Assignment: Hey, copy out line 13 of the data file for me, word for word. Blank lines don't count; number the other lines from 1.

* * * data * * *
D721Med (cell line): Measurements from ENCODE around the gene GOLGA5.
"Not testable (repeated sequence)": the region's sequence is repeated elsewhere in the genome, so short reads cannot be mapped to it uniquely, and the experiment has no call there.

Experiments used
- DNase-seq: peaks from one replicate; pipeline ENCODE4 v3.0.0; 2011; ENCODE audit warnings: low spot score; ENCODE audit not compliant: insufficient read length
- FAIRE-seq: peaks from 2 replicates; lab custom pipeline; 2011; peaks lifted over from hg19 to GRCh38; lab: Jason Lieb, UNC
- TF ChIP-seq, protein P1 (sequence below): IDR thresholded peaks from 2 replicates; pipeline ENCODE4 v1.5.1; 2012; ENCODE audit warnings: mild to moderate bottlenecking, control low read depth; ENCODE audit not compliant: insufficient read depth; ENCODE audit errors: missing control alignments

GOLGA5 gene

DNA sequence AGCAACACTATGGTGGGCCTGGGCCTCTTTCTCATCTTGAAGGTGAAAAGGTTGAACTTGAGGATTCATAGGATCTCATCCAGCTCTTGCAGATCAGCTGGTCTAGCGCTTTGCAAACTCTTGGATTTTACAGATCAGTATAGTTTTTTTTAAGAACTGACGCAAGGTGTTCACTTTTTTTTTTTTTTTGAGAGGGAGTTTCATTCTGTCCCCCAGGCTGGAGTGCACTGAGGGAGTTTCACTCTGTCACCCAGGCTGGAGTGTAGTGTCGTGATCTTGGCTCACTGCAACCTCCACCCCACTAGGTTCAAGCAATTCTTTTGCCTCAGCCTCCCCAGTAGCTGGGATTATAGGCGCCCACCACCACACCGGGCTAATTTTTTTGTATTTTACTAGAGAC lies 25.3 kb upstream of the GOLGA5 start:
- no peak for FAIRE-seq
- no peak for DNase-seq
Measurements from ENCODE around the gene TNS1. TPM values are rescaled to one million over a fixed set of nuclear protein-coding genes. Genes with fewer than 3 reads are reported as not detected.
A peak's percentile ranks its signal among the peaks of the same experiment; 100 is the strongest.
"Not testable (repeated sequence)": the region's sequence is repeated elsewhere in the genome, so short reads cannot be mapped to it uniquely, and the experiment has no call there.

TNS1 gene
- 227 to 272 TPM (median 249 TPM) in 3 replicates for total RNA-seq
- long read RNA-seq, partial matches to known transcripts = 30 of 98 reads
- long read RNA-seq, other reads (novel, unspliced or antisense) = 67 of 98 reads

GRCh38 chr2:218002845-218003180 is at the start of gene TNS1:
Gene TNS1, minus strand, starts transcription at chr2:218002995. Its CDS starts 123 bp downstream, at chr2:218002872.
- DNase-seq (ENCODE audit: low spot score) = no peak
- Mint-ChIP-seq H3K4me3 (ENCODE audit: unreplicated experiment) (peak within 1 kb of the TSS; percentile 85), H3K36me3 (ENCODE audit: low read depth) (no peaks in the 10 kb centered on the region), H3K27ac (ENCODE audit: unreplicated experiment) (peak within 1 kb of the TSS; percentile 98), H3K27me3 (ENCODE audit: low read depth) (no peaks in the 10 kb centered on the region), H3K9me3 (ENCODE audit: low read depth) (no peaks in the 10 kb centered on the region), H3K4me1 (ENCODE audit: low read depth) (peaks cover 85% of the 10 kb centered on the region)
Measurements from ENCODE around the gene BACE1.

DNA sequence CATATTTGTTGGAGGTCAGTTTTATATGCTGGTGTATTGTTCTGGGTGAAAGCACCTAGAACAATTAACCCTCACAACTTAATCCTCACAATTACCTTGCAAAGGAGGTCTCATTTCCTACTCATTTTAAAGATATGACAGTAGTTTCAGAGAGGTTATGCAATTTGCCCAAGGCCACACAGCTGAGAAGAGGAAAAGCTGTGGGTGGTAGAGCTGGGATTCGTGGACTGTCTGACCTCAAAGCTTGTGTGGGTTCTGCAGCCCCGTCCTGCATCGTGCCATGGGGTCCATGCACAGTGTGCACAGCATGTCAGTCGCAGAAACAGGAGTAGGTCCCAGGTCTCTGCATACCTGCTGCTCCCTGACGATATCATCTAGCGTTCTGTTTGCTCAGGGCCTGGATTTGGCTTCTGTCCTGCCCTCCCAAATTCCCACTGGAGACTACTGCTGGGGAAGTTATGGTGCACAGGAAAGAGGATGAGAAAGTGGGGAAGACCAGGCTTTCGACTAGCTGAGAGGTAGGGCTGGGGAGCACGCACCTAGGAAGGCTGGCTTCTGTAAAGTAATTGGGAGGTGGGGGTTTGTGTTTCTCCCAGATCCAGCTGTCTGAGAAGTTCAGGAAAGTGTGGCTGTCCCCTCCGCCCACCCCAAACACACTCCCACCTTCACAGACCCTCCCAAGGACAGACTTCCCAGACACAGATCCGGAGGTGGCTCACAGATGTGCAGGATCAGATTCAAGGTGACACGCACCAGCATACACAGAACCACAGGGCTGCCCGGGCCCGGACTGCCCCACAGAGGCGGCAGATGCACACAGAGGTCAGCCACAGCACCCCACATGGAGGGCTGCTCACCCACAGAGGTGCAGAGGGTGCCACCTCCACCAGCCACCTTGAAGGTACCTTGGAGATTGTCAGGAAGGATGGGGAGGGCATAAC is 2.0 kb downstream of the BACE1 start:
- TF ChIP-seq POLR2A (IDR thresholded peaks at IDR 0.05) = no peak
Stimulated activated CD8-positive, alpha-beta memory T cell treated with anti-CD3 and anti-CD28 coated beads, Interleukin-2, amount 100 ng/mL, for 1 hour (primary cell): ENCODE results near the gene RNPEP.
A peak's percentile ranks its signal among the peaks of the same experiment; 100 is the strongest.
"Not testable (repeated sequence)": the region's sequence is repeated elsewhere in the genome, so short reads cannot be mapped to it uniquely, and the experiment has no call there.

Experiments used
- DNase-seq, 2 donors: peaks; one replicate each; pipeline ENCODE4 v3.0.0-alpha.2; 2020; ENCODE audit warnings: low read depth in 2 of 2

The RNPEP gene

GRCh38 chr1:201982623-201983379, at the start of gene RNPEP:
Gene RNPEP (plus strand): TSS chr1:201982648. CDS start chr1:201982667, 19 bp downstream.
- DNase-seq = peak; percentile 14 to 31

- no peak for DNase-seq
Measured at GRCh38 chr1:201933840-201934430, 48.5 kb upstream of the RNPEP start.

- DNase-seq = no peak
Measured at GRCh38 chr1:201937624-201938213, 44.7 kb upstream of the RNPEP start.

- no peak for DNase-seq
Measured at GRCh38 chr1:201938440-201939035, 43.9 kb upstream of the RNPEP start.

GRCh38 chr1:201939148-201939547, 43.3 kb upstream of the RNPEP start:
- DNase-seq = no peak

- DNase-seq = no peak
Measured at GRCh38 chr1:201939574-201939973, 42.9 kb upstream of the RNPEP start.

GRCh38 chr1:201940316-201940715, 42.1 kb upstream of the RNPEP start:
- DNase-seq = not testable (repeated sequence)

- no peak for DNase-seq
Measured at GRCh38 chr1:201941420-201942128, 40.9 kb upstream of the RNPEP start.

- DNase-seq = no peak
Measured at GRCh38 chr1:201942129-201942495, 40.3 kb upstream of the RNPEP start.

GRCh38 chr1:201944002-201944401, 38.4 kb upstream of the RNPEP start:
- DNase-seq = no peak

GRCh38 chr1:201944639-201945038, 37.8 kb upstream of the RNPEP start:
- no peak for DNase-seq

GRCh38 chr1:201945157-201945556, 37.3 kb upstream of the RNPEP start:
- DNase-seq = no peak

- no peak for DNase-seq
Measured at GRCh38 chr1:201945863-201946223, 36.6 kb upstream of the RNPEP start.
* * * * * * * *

"Not testable (repeated sequence)": the region's sequence is repeated elsewhere in the genome, so short reads cannot be mapped to it uniquely, and the experiment has no call there.